I’ve had much of my benchwork in place for a couple of months now (see this post), but today I finished the base structure for the layout.
Last Sunday I got help to pick up several sheets of Homasote and one more sheet of plywood (thanks, Dave). Today I picked up several more 1x4s and 1x3s (Menard’s Black Label select pine — nice stuff), and I finished up the last section of L-girders, plus the joists for the subroadbed. It’s nice how quickly everything goes when you’ve got a plan and all of the tools readily at hand.
I do need to add some braces between the legs and the girder, but that’s another run to Menard’s (1x2s).
The plywood is in place, the Homasote is all cut and in place. I’ve even got some temporary fascia installed.
Now to do another solid round of dust cleanup, and I’m ready to start making some progress on something above the benchwork for once.
Every year I take the week between Christmas & New Year’s off from work, but I stay at home and usually work on my railroad.
This year I am happily continuing this tradition.
Yesterday I got rid of an old couch (one that’s been with me for over 35 years – probably 15 different dwellings in 3 states). It’s been in my basement for many years now, and the space it takes up has too rarely been used for sitting and more likely used to pile stuff. I had to remove the handrails to the stairwell and move a bookshelf in order to fit the sofa up the stair well. It was a tight squeeze, but Max and I got it up the stairs and out into the garage.
I then put a bunch of other things away, making room to move things around now that the 8 foot long couch was gone. It’s amazing how much more space I have in my basement now.
So yesterday was cleaning.
Today was benchwork, about which more will be posted soon.
I hope to actually have some track laid and operating before the end of the year.
Note 1: This stems from one year, one of my first in the full time working world, where my boss did not allow me to take my planned vacation because the release wasn’t done on time, even though the person who didn’t get their stuff done did go on vacation. So I (the release engineer) made the release on December 25th, which was encoded in the version number that every customer saw for the next several months (until the next quarterly release). Boss took no small amount of crap from customers who wanted to know why the company forced someone to work on Christmas. The following Christmas my vacation request was granted, and thus the tradition was born.
I’m using L-girder benchwork, with fairly large areas of flat ground (since most everything prototypically should be around 15 feet above sea level, if that). This would normally entail risers with cleats on them, so I can drive all of the screws from below. The main reason to use L-girder benchwork is the ability to move risers & joists as needed, and that is hard to do if you drive screws in from the top.
I dislike using cleats on the risers — it’s not that hard but it can be kind of fiddly.
I also have the luck of being able to use most of my joists as the riser as well, since most of the lumber I used to make the joists was cut at the same time so they’re the same height.
Time to dig out the tools. I have a jig to make these nifty pocket holes, and they work beautifully for driving the screws from below. This joist is a bit smaller than most, so it’s attached to the leg and not the L-girder.
The jig holds the board securely and has a guide for a special bit. Everything is set “just right” for the pocket hole to be drilled and a pilot for the screw placement. A bit of sawdust is created, and you’re ready to drive the screw and hold the joist to the plywood.
I placed several pockets to attach to the boards above. No part of the screw protrudes above the surface of the plywood when they’re driven.
I think they’ll all be out of the way as I need to drill switch throw holes in order to place the switch motors, but if not, I’ll just move the joist. That is the beauty of the whole L-girder system after all.
My order for the RSMC boards came in the mail today.
I love how this works — I upload the Gerber files which define the board layers (copper traces, plating, thru holes, mask, silkscreen, etc) and in a couple of weeks I get the boards in the mail. In this case, I used the files created by Chuck Catania & Seth Neumann out in the Bay Area, but you can use circuit design tools of all sorts to generate the appropriate files. I’ve used the Eagle CAD tool, which is free (as in beer) to use when the board is small enough (about 4″ x 3.2″, which is a pretty decent size).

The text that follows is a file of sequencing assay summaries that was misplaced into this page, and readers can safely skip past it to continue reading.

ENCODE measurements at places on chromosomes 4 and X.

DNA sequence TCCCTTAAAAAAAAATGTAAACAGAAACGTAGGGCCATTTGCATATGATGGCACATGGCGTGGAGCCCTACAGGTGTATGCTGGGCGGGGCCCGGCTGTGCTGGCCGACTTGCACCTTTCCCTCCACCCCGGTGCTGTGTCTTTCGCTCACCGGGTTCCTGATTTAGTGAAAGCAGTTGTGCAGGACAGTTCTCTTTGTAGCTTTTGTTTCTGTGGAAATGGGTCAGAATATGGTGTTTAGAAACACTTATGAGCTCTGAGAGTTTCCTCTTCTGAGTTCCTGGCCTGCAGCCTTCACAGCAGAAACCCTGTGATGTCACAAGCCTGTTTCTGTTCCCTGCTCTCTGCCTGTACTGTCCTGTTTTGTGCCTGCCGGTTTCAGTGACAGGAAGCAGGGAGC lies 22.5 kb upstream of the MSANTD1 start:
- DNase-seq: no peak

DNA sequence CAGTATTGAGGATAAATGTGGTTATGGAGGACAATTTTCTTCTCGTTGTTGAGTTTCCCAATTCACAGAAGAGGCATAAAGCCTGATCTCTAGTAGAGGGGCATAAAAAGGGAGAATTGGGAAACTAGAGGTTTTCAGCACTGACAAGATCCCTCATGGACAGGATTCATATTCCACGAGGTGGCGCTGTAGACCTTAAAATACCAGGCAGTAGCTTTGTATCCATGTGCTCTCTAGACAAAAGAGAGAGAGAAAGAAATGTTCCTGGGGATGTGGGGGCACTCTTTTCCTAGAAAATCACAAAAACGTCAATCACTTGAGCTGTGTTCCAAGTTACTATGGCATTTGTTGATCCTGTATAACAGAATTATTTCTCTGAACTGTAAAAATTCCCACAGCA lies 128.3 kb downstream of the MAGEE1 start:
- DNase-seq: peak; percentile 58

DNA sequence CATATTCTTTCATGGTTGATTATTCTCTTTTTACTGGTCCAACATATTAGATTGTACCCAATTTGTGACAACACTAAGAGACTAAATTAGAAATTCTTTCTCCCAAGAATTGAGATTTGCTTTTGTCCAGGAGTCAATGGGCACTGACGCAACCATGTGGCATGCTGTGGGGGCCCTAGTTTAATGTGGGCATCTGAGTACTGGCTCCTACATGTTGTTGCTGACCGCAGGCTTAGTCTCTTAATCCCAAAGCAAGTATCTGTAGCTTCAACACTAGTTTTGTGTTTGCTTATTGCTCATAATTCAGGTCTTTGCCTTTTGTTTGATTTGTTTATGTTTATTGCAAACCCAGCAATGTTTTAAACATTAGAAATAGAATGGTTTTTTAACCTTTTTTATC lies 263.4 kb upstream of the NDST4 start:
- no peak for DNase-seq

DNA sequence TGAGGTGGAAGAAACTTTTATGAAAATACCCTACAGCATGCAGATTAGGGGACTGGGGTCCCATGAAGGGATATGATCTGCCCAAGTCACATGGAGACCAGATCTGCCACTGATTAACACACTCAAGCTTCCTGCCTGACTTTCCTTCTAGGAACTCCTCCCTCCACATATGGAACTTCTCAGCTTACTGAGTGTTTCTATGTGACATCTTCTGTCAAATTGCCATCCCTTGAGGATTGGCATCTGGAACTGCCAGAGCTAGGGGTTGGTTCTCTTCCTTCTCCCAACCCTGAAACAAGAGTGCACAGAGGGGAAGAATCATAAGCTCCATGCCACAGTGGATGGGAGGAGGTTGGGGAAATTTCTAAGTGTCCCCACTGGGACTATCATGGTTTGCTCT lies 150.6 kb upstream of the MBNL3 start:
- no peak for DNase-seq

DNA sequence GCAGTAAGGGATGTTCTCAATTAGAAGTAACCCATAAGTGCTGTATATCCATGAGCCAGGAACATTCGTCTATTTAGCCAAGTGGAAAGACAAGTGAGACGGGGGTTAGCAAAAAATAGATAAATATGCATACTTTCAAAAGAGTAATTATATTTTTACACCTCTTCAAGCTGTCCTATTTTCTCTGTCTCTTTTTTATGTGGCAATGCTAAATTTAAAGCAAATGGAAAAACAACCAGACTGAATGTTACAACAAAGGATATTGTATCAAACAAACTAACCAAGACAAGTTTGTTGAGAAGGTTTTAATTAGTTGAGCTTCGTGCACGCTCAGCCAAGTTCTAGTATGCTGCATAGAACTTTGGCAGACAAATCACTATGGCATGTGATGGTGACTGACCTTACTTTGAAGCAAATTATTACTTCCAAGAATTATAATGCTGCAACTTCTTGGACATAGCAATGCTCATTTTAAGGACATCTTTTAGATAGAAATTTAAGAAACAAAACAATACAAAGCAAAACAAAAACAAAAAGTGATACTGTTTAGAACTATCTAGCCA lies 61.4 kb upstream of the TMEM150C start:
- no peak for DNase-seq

The order was for 50, but I guess that 52 fit the manufacturers process, since that’s what I ended up with. Oh, darn, free stuff.
For the record, I use the Seeed Studio PCB process. I’ve had my cpShield boards made by them as well, which are a CMRI interface shield for Arduino boards, and now these RSMC boards.
I’ve had all of the parts I need for a while now (Digi-key and Jameco ship much faster than parcel post from Shenzhen), so now that I have the Tortoises ready, I can start building the controller boards.
I’ve been cleaning up the boxful of used Tortoises that I got at the last State Fair flea market. I’ve removed the wires from each one, cleaned up the contacts, and soldered on a header block. It’s my green frog version of the Terra Cotta Army.
These headers are .156″ spacing right angle headers, which are designed to work with Molex connectors. They work well enough on the Tortoise — whoever designed the board at Circuitron made something that almost, but not quite, works correctly with standard connectors.
I used to use the EDAC connector plugs (available from Greenway), but these are $7 or so apiece, and they only mostly work. They can be installed off by half a pin or so, which causes them to not work reliably. They also can slip off due to vibration, since the board on the Tortoise isn’t the same thickness as the plug expects.
I’m going to use the RSMC (Remote Stall Motor Controller) board, which will take a logic hi/lo signal (such as from the Arduino, or a single pole single throw toggle/pushbutton) and swap the polarity on the 12V power to the tortoise. These board have the matching connector to the headers I just soldered to all of these Tortii.
I also can wire up the rail power to the RSMC, and I’ll get the correct frog power based on the switch position. There are additional connectors that I can use for LED indicators on the fascia.
I have all the parts for the RSMC boards on my bench, except for the PC board. I’ve ordered them from Seeed Studio in China, and they’re somewhere on the way between Shenzhen and here. The total cost of the board, the components, and the connectors will be about $5 each, which certainly compares favorably to anything which uses the EDAC connector.
There’s a different edge connector available in the last few years:
This one fits a little better, but not so much that it really is much better. It does have the advantage of being easier to use on a circuit board (the Hare, of which I have one for testing, uses this connector). It’s also a little bit cheaper (about $3 each).